Greek life opposes proposed ban bill

Members of Tennessee Tech’s Greek life came together in a written resolution opposing a state bill banning fraternities and sororities in Tennessee.

Rep. John DeBerry, D-Memphis, originally proposed the bill in the House of Representatives and Sen. Reggie Tate, D-Memphis, is the co-sponsor. HB 2042 would only ban organizations of a social nature.

According to DeBerry, he proposed the bill in light of several cases of hazing, underage drinking, and sexual assault have come against organizations across the country over the past several years. The bill would eliminate all organizations on July 1, 2018.

The bill has been given national attention from publications such as TIME magazine and Cosmopolitan magazine. Six national organizations, who represent nearly every Greek organization in the country, put out a joint statement of opposition to the bill.

Other Tennessee universities are speaking out about this as well, according to their university newspapers. Members of the University of Tennessee’s governor relations met with DeBerry in order to discuss the bill and other alternatives to solving these issues, and the Vice President of Student Affairs at the University of Memphis, Darrel Ray, put out an official statement against banning Greek life.

Tennessee Tech is currently the only university to present a written resolution about the bill to the Tennessee General Assembly, as far as Preston George, who wrote the resolution, knows. George is a SGA freshman senator and a member of Alpha Gamma Sigma at Tennessee Tech. Katelynn Cammack, a senator of the College of Agriculture and a member of Delta Phi Epsilon at Tech, helped him present the resolution to organizations around campus and to SGA.

 “We know how much positivity the Greek Life brings not only to the university itself, but to the community around it,” George said.

His resolution cites all of the good things Tech’s Greek life does, such as raising over $131,000 for local and national charities in 2016. All the organizations signed the resolution, except for Kappa Delta and Alpha Delta Pi, who were prohibited from signing according to their national bylaws.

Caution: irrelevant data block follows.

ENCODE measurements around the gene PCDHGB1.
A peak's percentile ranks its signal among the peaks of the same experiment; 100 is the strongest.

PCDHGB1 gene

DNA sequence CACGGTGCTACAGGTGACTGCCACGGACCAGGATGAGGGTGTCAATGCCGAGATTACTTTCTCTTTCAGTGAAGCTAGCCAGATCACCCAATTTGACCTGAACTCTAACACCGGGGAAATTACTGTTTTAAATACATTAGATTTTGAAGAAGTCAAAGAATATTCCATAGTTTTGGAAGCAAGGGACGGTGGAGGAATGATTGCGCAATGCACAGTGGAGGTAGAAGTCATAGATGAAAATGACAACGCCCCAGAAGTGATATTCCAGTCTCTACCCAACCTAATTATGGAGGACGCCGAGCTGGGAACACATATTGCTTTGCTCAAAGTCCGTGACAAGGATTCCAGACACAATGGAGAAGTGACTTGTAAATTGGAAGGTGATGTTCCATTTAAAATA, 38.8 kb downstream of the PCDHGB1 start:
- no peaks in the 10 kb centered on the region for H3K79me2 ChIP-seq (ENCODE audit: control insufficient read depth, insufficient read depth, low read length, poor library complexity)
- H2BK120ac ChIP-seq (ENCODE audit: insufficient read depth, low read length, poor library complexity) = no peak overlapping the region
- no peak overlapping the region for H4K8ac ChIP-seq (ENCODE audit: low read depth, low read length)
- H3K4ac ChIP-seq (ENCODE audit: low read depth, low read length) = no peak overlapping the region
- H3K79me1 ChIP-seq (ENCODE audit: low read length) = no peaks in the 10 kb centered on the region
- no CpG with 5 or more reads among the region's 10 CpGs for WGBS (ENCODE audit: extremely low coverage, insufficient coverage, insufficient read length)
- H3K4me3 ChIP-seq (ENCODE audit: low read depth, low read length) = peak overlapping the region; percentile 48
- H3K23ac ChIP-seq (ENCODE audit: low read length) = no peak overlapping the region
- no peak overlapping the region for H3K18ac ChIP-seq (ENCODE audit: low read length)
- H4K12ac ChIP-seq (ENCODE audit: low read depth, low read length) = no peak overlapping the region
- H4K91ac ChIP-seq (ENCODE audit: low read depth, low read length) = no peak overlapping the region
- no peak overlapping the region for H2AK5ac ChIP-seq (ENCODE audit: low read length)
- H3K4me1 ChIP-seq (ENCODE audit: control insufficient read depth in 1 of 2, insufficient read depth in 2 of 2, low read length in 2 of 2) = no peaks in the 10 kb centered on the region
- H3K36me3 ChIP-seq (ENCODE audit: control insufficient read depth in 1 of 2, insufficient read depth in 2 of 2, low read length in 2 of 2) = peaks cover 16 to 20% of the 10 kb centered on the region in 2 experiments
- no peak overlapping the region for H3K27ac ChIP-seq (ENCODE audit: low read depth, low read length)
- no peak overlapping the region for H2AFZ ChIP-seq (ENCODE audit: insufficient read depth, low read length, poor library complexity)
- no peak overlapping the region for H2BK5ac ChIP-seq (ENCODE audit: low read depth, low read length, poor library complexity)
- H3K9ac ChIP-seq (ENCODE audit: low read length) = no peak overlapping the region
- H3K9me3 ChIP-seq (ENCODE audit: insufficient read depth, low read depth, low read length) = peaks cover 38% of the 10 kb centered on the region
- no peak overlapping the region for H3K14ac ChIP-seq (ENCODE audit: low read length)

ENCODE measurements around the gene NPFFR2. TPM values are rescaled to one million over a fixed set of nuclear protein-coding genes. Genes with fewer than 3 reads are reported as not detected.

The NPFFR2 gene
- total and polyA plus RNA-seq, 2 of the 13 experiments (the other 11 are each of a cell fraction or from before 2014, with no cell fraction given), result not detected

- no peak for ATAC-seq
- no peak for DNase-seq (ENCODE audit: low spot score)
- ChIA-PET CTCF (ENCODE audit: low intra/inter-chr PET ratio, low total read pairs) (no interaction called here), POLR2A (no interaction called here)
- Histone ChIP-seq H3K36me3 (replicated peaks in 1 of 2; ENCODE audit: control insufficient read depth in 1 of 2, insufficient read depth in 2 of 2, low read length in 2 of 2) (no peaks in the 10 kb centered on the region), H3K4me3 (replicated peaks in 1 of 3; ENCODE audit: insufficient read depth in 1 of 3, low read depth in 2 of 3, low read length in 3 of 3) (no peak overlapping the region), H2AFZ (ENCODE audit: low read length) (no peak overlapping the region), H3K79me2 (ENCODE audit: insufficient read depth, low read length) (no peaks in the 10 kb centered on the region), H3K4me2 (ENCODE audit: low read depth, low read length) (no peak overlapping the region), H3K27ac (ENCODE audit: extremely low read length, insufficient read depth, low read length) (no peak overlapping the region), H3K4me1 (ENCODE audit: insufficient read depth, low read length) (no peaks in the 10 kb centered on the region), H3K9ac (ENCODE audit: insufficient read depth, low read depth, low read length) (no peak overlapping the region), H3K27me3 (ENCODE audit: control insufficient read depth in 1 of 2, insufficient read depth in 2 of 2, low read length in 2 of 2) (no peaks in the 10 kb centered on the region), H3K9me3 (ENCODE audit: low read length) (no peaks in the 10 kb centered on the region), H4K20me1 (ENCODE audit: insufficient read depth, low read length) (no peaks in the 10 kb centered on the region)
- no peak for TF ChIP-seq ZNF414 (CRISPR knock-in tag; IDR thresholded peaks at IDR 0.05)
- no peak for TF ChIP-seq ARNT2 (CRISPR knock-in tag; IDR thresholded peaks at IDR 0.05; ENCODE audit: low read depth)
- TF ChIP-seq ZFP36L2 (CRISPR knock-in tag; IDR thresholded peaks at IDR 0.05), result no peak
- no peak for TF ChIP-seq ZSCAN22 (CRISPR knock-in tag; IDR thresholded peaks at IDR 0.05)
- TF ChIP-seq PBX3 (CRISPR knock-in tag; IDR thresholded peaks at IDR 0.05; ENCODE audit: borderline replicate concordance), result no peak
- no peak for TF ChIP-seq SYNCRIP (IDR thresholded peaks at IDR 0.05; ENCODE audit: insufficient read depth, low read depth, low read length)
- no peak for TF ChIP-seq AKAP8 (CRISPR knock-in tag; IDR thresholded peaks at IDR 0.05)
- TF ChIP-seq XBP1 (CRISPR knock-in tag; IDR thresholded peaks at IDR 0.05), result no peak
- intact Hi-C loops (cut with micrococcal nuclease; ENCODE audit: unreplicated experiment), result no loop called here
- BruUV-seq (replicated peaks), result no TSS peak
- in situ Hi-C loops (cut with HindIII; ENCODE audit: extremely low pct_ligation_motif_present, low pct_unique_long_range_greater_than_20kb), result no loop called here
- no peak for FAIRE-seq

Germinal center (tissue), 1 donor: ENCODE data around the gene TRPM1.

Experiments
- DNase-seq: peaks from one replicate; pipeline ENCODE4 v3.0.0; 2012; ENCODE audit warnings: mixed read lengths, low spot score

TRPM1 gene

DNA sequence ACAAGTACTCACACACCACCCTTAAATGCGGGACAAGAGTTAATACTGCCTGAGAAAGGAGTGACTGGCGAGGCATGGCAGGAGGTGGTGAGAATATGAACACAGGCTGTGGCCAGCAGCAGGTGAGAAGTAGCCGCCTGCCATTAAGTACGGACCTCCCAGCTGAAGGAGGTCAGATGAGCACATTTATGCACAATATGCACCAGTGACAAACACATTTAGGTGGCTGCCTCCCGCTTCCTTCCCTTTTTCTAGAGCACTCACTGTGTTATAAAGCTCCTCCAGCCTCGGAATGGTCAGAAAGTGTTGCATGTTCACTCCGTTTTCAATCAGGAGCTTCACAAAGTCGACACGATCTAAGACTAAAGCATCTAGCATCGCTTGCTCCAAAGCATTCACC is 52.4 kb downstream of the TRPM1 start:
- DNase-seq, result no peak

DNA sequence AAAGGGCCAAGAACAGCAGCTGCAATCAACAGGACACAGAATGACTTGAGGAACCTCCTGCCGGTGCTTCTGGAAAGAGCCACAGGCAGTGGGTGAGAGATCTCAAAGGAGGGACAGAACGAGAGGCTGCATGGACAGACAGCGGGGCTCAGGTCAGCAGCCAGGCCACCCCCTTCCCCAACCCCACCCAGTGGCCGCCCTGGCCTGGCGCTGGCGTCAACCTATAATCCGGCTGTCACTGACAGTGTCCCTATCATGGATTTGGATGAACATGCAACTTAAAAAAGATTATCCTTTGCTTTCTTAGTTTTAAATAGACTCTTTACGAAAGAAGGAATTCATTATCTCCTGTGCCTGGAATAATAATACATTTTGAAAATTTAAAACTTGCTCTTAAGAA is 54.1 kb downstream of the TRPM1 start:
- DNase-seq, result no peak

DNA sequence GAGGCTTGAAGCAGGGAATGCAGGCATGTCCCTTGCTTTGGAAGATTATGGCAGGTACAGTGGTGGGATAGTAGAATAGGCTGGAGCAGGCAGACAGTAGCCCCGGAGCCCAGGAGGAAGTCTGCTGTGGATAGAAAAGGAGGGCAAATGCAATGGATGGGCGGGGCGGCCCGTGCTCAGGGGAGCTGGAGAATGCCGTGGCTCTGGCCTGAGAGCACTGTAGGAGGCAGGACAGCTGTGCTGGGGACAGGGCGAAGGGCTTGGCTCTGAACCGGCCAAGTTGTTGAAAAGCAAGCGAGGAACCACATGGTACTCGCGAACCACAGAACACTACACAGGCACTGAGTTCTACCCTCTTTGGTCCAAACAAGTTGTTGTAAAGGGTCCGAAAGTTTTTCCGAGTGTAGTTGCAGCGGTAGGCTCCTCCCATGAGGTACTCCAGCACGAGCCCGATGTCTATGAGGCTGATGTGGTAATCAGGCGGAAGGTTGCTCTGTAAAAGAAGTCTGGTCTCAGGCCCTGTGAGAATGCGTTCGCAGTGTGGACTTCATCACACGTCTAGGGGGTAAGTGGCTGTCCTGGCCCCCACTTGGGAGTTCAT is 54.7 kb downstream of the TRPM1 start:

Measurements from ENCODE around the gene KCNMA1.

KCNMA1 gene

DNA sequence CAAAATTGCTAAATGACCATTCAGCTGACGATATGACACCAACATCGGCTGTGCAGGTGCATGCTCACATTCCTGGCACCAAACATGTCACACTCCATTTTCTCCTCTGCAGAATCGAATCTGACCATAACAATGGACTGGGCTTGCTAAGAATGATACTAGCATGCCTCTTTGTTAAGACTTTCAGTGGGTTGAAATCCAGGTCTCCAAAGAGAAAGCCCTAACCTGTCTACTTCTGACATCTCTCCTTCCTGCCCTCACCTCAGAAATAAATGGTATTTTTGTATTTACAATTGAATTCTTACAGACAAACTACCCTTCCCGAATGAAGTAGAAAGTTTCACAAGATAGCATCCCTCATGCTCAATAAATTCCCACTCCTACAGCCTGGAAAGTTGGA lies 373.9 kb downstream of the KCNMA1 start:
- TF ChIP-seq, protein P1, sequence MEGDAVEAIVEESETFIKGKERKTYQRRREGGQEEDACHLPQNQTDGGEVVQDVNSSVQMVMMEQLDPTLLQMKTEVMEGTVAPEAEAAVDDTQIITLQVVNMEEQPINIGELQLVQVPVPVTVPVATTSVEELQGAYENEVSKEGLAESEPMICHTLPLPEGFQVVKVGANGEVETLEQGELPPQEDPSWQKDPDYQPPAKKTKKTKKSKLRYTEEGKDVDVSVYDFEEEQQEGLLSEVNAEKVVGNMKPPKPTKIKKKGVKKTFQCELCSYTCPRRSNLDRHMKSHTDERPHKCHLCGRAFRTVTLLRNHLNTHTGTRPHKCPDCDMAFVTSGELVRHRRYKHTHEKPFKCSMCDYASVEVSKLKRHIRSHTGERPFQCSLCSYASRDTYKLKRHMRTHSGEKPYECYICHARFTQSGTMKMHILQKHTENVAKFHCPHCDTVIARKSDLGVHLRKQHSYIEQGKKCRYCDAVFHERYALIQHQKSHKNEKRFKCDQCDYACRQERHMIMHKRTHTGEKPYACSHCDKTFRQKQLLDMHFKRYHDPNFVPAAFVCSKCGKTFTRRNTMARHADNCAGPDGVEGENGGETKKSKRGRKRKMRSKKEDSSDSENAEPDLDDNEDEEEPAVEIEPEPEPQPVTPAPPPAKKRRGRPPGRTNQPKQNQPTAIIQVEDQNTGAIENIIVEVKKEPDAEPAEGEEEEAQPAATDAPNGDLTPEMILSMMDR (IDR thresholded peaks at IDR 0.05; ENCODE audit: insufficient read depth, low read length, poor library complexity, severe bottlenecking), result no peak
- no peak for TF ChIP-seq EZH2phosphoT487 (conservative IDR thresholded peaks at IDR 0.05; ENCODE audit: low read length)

Cammack said Tech’s campus will be negatively affected by the loss of Greek Life. According to her, 78 percent of members of Greek life participate in other organizations on campus, and 13 percent hold leadership positions.

“We try not to only show support for our charities, but we also want to build leaders, and give them the success they need to go through with their career,” she said.

George also said Greek life is a great way for freshmen to be integrated into campus and to have a support system, and Greek life has become a home away from home for many of its members.

According to Cammack, people say they chose to come to Tennessee Tech specifically because of Greek life. Legacies, students who have parents who have been in Greek organizations, are common and they want to be in the same organizations. She said whether an organization is at a school can often affect their decision to attend. Incoming freshman may decide to attend an out of state school in order to participate in Greek life, Cammack said.

George emphasized he intends to personally see the resolution through to the state government. He wants to personally read the resolution to the members of the Education Administration and Planning committee who are currently assigned to the bill.

“This is not just something that’s just gonna be thrown away, something that we did to make ourselves feel good, this is something that is going to be given to those members to show that Tennessee Tech does not stand for this bill,” He said.

Cammack said the best thing students on Tech’s campus can do is to bring up the positives of Greek life. The media often brings up the negative aspects of these organizations, but people need to know what Greek life has to offer campuses and why it should not be banned, she said. George said it is important to call representatives to let them know there is opposition to the bill. 

The bill currently is not on the calendar for the Tennessee General Assembly, but George said it is expected to be soon. The General Assembly meets this session until late April or May.